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Red wine procyanidins and vascular health

Naturevolume 444page566 (2006) | Download Citation



Regular, moderate consumption of red wine is linked to a reduced risk of coronary heart disease and to lower overall mortality1, but the relative contribution of wine's alcohol and polyphenol components to these effects is unclear2. Here we identify procyanidins as the principal vasoactive polyphenols in red wine and show that they are present at higher concentrations in wines from areas of southwestern France and Sardinia, where traditional production methods ensure that these compounds are efficiently extracted during vinification. These regions also happen to be associated with increased longevity in the population.

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Author information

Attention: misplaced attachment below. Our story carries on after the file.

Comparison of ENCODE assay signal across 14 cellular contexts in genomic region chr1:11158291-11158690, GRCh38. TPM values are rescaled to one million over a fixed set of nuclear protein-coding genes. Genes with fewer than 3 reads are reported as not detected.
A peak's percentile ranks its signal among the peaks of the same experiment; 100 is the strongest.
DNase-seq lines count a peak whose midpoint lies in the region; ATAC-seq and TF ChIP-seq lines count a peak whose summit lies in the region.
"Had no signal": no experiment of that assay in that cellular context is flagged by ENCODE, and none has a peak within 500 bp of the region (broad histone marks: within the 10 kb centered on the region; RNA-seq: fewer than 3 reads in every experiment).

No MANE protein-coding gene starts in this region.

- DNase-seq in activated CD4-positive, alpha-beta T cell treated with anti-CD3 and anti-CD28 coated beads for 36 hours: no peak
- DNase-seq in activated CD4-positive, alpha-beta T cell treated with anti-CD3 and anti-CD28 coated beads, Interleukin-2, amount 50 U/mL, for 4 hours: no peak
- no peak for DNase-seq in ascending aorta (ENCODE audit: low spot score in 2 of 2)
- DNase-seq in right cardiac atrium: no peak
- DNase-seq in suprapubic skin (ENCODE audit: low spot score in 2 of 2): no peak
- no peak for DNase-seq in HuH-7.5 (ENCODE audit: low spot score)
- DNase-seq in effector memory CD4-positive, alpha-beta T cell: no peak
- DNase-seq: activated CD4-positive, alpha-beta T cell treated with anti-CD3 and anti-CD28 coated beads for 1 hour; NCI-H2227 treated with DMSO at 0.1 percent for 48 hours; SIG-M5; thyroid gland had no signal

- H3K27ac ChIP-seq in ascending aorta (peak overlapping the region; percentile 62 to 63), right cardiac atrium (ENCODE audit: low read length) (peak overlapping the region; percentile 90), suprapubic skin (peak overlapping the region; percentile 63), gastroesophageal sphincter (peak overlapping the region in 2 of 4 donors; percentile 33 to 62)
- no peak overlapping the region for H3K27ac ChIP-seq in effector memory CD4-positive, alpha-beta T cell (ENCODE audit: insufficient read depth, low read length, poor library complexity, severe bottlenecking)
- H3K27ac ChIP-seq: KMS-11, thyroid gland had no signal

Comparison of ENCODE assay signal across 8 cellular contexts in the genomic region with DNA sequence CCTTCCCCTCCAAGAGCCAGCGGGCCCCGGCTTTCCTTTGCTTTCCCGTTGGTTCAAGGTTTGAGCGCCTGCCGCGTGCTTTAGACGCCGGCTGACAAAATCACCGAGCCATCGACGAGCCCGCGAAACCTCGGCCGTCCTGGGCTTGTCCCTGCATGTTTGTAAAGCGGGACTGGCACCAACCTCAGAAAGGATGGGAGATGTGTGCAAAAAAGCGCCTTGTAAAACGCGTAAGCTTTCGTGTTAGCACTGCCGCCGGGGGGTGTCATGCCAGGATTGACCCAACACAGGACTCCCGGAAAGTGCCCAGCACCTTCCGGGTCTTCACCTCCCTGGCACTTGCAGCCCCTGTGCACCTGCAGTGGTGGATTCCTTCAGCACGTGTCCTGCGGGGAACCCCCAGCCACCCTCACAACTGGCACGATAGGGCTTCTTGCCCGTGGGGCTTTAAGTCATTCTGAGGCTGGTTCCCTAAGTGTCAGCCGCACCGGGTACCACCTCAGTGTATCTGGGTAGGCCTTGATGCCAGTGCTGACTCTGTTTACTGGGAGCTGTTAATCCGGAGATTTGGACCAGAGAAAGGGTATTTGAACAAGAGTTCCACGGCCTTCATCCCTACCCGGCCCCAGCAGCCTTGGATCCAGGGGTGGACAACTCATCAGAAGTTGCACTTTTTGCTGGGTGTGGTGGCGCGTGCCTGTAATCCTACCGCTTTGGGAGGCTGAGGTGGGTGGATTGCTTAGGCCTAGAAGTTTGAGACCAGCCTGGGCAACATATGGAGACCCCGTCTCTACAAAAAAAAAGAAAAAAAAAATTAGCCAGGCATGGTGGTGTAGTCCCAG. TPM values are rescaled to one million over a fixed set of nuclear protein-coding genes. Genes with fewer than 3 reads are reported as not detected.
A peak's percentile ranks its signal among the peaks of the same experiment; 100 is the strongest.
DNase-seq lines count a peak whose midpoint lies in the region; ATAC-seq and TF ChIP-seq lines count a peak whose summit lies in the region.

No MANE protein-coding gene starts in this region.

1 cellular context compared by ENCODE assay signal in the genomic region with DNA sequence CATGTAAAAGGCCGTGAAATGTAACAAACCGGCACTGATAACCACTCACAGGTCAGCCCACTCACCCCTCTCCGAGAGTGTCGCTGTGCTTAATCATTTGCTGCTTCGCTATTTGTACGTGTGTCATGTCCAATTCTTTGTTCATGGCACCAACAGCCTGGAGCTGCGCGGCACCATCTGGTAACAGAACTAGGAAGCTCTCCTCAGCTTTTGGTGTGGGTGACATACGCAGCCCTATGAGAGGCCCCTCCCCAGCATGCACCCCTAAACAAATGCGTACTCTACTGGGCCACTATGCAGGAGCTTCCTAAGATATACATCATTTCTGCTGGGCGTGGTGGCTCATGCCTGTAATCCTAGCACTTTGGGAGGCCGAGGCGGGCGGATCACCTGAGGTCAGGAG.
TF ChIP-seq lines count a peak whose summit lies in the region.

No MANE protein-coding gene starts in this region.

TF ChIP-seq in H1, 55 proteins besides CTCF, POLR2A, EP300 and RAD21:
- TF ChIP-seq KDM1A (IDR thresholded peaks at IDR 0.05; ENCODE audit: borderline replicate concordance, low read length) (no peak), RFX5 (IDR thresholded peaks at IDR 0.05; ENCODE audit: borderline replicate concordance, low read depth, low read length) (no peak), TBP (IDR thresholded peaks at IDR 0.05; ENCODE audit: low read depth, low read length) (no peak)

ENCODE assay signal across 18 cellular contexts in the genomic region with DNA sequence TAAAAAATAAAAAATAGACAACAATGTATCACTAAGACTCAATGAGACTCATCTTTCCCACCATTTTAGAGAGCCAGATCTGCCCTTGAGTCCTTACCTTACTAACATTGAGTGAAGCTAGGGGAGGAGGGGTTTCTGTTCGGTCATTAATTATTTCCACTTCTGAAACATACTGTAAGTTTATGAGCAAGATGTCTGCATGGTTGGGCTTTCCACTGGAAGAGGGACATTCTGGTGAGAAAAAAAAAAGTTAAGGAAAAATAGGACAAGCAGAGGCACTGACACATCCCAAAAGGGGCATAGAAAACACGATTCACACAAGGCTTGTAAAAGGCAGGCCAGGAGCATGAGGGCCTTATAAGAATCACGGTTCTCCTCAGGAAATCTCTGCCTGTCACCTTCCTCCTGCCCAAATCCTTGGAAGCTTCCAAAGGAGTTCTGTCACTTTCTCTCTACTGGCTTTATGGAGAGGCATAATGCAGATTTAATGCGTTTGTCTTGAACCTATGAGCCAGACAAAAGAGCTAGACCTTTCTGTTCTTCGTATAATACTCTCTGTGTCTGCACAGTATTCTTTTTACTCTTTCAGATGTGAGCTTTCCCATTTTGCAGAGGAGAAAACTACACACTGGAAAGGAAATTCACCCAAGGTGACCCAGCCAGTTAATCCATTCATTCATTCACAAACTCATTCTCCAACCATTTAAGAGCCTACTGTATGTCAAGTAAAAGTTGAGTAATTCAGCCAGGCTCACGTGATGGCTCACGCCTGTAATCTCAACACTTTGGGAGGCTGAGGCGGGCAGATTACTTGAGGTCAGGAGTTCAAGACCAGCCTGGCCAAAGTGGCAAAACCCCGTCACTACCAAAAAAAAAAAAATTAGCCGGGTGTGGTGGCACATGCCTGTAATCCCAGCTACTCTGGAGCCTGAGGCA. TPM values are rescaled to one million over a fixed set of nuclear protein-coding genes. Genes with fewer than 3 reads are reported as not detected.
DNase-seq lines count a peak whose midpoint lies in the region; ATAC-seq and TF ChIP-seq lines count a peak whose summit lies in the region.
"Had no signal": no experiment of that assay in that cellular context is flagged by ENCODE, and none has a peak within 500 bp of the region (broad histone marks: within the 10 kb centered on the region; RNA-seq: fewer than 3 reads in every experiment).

1. William Harvey Research Institute, Barts and the London, Queen Mary's School of Medicine and Dentistry, London, EC1M 6BQ, UK

    • R. Corder
    • , N. Q. Khan
    • , E. G. Wood
    • , M. J. Carrier
    •  & A. Crozier
  2. Plant Products and Human Nutrition Group, Institute of Biomedical and Life Sciences, University of Glasgow, Glasgow, G12 8QQ, UK

    • W. Mullen
    •  & S. C. Marks


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Competing interests

Roger Corder has received funding for research and to attend symposia from Catena Wines, Argentina, and Canandaigua Wine Company, New York, US. He is also author of The Wine Diet, scheduled for publication in January 2007 by Little, Brown Book Group.

Corresponding author

Correspondence to R. Corder.

Supplementary information

  1. Suppplementary Information

    Identification of the main vasoactive components in red wine (DOC 451 kb)

  2. Vascular health, longevity and procyanidin-rich red wines

    Higher levels of vasoactive polyphenols found in red wines from areas of greater longevity (PDF 234 kb)

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